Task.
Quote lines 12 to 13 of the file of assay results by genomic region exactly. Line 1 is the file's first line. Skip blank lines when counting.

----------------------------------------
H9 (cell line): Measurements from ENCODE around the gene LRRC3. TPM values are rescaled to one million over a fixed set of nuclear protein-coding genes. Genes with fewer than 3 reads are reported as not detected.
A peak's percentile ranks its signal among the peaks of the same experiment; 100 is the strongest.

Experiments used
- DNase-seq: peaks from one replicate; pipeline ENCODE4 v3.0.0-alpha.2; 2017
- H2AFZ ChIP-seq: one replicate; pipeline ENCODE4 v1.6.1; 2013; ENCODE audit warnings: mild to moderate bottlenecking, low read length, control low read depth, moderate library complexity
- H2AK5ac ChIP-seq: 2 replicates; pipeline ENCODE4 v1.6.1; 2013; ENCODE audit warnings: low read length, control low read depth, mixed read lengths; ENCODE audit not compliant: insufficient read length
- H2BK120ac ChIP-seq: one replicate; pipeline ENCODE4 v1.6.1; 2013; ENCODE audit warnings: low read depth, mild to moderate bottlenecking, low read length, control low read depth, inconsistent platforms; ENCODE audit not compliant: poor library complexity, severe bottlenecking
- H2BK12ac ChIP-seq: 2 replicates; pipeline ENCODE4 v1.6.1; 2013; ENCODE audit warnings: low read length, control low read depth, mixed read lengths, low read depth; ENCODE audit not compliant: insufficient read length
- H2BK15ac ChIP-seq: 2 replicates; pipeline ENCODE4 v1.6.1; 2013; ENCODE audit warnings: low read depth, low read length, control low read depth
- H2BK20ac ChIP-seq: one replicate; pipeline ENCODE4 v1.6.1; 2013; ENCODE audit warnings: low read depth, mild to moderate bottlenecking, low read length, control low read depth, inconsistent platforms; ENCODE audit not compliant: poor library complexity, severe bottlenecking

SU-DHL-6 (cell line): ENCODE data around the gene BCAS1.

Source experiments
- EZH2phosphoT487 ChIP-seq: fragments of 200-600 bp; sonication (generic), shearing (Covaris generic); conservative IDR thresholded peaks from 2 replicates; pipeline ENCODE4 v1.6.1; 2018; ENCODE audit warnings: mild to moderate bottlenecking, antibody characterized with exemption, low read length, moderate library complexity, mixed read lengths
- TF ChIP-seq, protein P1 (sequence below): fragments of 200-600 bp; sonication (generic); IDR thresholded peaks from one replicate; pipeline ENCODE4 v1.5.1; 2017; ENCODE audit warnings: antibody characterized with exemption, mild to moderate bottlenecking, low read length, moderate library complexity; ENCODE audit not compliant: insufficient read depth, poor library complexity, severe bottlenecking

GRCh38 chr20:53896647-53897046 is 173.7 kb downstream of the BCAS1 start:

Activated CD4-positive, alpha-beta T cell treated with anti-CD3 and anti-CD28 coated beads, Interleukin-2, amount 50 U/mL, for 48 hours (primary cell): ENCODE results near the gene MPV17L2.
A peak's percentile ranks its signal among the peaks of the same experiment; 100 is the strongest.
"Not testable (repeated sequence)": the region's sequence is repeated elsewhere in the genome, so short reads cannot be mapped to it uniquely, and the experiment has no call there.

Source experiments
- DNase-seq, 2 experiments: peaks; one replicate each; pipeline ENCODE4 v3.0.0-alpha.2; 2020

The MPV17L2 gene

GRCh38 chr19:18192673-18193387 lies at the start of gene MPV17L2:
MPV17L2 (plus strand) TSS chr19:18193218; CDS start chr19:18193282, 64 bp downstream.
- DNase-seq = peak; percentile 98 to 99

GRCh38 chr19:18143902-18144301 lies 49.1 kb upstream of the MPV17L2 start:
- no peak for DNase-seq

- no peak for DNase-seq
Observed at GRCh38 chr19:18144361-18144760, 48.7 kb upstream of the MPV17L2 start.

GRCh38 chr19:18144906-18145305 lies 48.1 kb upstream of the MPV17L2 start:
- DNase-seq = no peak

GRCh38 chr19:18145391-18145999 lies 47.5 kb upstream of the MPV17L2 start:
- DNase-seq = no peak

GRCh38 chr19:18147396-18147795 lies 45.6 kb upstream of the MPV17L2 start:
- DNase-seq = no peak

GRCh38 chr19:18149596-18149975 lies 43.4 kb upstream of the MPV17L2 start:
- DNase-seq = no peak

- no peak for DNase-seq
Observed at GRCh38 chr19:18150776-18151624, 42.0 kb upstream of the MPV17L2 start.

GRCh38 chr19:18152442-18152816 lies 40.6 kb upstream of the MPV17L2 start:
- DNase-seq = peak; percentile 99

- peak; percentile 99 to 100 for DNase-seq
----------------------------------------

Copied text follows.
Source experiments
- EZH2phosphoT487 ChIP-seq: fragments of 200-600 bp; sonication (generic), shearing (Covaris generic); conservative IDR thresholded peaks from 2 replicates; pipeline ENCODE4 v1.6.1; 2018; ENCODE audit warnings: mild to moderate bottlenecking, antibody characterized with exemption, low read length, moderate library complexity, mixed read lengths